Grazer caught in a difference of opinion


In the blogosphere, it's been dubbed Grazergate.

Although personally free from any hint of impropriety, Imagine Entertainment co-chief Brian Grazer has been ensnared in a flap at the Los Angeles Times seemingly ripped from a comedy screenplay. Not so comically, the newspaper's editorial-page editor resigned Thursday over the imbroglio.

What started as an outside-the-box proposal of having a nonjournalist edit the newspaper's Sunday opinion section ended with the Times pulling the section. The catalyst for the controversy was the news that the girlfriend of now-resigned Times editorial page editor Andres Martinez works for a public-relations firm that has represented Grazer on various projects.

The movie and TV producer issued a statement indicating disappointment over the controversy.

"I was surprised and delighted when the Los Angeles Times asked me to guest edit its Current section, because it gave me a chance to work with the L.A. Times and these seven extremely talented writers — Nobel laureate Eric Kandel, Vogue's editor-at-large Andre Leon Talley, psychologist Paul Ekman, social scientist Dalton Connelly, attorney Martin Singer, urban planner Sam Hall Kaplan and artist Shepard Fairey," Grazer said. "Working together, we came up with a collection of essays and art that I think readers would have found genuinely stimulating and would have added to our understanding of our ever-changing culture. My hope now is that we can find another way to present the results of our efforts to the audience it deserves."

Later Thursday, Times publisher David Hiller also hinted that there might be some way of getting the Grazer-edited material distributed.

"I want to thank (the contributing writers) for their willingness to participate in this novel idea and hope there will be an avenue to bring these creative, thoughtful and insightful pieces to our readers in the near future," Hiller said in a statement.

The concept of having Grazer edit the newly redesigned Sunday Current section reportedly was derided in some corners of the Times newsroom from the outset. Staffers then learned this week that Martinez's girlfriend, Kelly Mullens, worked for the 42West PR firm, whose execs have been hired by Grazer on various occasions. A Times review of how the matter would be perceived publicly climbed the paper's chain of command to Hiller.

The publisher was quoted in an article in Thursday's Times as saying he was considering pulling the Grazer-edited section from distribution this weekend. Notwithstanding that article, the Times also published an ad Thursday trumpeting the section and Grazer's involvement.

But by midday Thursday, a decision had been made to pull the Grazer-edited section and replace it with a quickly executed alternate Sunday opinion supplement. Hollywood bloggers quickly posted lengthy discussions of the controversy, and by midday even Martinez checked in on the Times' Opinion blog — to post his resignation.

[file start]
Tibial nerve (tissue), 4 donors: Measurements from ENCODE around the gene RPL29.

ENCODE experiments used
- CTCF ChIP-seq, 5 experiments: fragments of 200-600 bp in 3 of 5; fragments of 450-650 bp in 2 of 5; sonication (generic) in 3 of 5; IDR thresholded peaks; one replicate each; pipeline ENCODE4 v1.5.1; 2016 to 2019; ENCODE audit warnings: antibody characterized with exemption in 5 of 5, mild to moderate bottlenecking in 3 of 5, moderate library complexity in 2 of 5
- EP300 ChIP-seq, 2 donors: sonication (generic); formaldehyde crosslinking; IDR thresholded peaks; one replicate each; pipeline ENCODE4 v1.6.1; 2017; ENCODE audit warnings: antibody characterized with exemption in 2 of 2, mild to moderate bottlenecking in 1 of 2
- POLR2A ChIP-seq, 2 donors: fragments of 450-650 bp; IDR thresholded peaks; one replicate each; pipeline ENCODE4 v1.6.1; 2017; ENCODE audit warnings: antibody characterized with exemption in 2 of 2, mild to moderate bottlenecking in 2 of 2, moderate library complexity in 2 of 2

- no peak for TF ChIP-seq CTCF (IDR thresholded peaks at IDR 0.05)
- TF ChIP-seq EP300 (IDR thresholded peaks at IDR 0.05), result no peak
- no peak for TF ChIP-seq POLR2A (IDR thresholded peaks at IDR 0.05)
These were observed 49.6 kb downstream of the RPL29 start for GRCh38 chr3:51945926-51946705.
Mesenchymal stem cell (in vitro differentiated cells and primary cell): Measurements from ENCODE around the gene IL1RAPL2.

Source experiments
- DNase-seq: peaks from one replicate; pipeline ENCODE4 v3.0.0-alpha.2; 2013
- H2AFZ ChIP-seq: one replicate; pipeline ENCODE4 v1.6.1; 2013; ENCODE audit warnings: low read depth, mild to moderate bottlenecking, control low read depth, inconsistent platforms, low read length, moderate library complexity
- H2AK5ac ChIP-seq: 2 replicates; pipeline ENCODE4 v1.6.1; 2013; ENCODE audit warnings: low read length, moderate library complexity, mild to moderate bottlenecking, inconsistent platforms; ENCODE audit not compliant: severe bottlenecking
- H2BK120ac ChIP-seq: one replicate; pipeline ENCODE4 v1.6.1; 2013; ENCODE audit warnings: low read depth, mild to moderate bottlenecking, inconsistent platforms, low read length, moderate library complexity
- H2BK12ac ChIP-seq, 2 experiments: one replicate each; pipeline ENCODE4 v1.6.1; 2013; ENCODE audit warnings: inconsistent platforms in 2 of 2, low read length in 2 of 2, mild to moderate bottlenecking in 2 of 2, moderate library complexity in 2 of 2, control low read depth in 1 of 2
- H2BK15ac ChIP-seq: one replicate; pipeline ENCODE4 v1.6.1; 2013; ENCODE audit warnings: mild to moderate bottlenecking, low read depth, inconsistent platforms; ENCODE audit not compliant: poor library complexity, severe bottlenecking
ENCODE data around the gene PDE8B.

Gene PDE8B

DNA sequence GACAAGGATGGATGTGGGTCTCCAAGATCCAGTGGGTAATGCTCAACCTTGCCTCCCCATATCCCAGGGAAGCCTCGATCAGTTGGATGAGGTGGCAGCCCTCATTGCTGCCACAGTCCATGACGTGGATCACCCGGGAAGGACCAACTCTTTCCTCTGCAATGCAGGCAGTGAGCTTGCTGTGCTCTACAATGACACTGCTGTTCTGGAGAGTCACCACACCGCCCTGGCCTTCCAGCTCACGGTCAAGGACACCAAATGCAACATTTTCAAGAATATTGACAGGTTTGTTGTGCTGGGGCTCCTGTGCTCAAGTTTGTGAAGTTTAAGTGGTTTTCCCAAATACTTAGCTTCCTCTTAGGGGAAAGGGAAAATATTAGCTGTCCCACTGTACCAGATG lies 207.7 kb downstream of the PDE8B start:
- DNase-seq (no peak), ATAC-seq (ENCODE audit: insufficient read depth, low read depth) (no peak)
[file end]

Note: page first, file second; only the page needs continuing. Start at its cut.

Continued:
"David Hiller's decision to kill the Brian Grazer section this Sunday makes my continued tenure as Los Angeles Times editorial page editor untenable," Martinez wrote. "The person in this job needs to have an unimpeachable integrity, and Hiller's decision amounts to a no-confidence in my continued leadership."

In his statement, Hiller said he accepted Martinez's resignation and said he pulled the Grazer-edited section because "a potential conflict of interest had emerged over a personal relationship between the Times' editorial page editor (and) a public relations executive from a firm doing work for Brian."

The publisher added: "We believe that this relationship did not influence the selection of Brian as guest editor. Nonetheless, in order to avoid even the appearance of conflict, we felt the best course of action was not to publish the section. … I want to underscore that nothing in this situation is in any way a reflection on Brian Grazer, who has been honorable and generous throughout. I'm sorry that he and the wonderful group of contributors he had assembled have been put through this."

Allan Mayer, a partner in 42West, said too much has been made of Mullen's connection to Martinez.

"She's not Brian's publicist and never has been," Mayer said. "She is an executive who works for the PR firm that represents Imagine Entertainment, and Imagine has only been my client for the last two months. When Andres first came to me for help in finding a guest editor in December, I suggested Brian not because he was a client at the time — because he wasn't — but because I had worked with him over the years and I knew he would be a perfect candidate for this."

The timing of the negative publicity was particularly awkward for the paper's owners, with parent company Tribune pursuing buyers for the Times and the rest of its media group.

Tribune said this month that it wouldn't sell the Times or any of its remaining newspaper assets individually, but it has promised to end its long-running strategic review by the end of the month and say whether it is selling the entire company. Recent speculation has the Chicago-based public company spurning the handful of takeover offers and instead restructuring Tribune, perhaps in a privately leveraged buyout.

Still, investors appeared unrattled by the Times developments Thursday, when Tribune shares rose 40 cents to close at $29.50 amid a modestly upbeat market session. The stock has been stuck near $30 for months.